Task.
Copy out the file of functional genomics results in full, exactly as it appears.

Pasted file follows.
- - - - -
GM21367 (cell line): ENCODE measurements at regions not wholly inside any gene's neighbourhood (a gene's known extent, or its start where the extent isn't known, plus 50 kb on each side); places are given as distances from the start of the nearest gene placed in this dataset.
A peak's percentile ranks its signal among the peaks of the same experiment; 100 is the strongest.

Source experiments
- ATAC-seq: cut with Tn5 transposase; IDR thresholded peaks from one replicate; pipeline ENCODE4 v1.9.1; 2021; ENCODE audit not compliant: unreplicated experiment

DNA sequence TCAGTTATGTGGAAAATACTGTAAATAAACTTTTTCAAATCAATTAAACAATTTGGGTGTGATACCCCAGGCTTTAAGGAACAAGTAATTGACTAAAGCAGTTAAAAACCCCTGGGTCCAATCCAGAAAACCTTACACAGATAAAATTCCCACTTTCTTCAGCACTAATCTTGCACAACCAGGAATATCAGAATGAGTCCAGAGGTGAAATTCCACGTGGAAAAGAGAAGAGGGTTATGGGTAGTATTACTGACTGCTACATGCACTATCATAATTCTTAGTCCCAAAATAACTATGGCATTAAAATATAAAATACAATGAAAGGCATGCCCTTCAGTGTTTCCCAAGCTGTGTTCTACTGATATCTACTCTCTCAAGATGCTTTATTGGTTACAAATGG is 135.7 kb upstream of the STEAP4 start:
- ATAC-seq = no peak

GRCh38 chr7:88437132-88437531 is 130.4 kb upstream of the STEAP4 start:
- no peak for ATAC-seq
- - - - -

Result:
GM21367 (cell line): ENCODE measurements at regions not wholly inside any gene's neighbourhood (a gene's known extent, or its start where the extent isn't known, plus 50 kb on each side); places are given as distances from the start of the nearest gene placed in this dataset.
A peak's percentile ranks its signal among the peaks of the same experiment; 100 is the strongest.

Source experiments
- ATAC-seq: cut with Tn5 transposase; IDR thresholded peaks from one replicate; pipeline ENCODE4 v1.9.1; 2021; ENCODE audit not compliant: unreplicated experiment

DNA sequence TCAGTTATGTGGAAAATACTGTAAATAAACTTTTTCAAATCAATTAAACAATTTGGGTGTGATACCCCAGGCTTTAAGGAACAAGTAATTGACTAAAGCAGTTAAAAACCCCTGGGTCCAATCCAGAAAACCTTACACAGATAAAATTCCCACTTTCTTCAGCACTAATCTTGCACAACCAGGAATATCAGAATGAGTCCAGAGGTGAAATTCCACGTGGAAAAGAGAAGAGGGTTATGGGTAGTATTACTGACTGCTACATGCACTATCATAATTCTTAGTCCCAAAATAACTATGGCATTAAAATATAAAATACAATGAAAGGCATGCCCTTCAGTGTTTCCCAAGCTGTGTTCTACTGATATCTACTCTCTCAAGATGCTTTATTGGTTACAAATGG is 135.7 kb upstream of the STEAP4 start:
- ATAC-seq = no peak

GRCh38 chr7:88437132-88437531 is 130.4 kb upstream of the STEAP4 start:
- no peak for ATAC-seq